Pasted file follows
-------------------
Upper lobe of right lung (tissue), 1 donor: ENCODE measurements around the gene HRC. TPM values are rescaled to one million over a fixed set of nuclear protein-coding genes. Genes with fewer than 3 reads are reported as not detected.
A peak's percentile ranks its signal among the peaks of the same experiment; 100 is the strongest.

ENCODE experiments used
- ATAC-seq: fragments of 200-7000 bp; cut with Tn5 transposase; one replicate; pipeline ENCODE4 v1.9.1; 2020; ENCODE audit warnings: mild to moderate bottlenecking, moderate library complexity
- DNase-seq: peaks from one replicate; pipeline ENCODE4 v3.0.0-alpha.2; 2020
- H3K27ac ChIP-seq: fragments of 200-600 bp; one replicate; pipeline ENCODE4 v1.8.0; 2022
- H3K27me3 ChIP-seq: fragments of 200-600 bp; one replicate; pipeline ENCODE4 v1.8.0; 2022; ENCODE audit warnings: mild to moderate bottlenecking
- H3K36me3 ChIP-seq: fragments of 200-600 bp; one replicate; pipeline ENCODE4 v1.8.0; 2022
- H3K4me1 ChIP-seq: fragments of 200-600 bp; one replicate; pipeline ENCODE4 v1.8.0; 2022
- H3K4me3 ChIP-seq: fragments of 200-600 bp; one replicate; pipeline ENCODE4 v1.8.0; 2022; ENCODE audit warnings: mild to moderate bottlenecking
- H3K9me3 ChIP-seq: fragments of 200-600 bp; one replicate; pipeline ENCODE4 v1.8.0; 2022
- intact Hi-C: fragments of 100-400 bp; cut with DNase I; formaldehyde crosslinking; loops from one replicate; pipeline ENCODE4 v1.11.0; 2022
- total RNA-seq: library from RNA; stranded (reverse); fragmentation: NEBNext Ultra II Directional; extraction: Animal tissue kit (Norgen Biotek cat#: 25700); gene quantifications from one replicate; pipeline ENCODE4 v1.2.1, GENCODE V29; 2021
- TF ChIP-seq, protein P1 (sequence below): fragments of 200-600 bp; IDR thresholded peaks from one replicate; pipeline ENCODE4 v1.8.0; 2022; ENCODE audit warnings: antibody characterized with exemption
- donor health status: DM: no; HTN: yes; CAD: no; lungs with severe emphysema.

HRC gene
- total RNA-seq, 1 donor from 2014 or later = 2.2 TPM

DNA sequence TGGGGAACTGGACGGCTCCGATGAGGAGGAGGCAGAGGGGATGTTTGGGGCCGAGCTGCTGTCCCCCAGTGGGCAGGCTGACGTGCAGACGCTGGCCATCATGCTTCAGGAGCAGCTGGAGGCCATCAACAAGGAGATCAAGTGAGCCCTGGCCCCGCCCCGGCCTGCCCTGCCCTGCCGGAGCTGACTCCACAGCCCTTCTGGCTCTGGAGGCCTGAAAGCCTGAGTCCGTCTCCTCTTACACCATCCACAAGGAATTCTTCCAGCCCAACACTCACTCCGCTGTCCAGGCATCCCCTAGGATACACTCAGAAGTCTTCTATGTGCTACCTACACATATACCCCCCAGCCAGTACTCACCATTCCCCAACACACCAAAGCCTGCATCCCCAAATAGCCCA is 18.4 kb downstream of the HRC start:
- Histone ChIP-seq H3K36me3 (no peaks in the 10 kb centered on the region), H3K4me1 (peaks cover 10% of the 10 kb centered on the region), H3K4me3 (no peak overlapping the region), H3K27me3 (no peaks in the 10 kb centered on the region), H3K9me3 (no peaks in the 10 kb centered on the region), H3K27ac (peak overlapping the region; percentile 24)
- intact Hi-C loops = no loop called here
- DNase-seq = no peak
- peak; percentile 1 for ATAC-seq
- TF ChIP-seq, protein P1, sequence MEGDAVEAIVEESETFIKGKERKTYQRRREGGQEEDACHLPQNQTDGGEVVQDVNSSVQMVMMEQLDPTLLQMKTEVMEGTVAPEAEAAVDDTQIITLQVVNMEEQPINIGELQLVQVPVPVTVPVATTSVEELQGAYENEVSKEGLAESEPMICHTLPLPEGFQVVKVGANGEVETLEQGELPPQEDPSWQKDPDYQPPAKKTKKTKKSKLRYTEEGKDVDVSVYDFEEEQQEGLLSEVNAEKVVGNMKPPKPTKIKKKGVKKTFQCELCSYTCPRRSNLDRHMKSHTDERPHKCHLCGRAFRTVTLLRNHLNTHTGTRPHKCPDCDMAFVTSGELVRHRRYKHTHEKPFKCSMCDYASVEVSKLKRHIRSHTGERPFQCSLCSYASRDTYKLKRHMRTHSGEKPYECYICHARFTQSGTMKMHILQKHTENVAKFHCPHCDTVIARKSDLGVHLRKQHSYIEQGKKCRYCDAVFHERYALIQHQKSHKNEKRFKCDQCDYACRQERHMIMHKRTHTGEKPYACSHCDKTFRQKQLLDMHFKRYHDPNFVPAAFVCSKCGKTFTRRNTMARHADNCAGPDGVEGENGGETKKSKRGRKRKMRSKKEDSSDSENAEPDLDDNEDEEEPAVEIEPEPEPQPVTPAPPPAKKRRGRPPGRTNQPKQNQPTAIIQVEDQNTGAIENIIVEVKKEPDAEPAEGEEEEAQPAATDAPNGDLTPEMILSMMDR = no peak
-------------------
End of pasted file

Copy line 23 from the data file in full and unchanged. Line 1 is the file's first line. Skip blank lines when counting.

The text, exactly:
- TF ChIP-seq, protein P1, sequence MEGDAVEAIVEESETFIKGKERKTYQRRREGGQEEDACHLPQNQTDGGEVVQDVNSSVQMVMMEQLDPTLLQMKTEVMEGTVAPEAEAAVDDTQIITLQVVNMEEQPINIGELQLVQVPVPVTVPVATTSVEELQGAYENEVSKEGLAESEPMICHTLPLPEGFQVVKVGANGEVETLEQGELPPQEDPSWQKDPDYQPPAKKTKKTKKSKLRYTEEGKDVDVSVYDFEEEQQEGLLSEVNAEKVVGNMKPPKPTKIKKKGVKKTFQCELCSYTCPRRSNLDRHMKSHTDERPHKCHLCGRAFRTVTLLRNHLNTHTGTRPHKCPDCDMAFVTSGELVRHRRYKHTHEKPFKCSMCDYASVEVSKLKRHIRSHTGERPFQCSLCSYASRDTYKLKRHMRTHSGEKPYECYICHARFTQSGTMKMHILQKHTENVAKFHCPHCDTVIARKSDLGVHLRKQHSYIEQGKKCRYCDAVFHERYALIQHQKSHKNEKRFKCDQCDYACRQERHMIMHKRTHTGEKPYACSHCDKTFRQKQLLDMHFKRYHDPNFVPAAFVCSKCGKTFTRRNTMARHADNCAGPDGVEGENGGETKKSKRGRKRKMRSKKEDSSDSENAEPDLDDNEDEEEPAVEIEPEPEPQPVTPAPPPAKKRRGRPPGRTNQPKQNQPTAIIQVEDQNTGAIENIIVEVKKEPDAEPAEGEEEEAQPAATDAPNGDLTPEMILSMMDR = no peak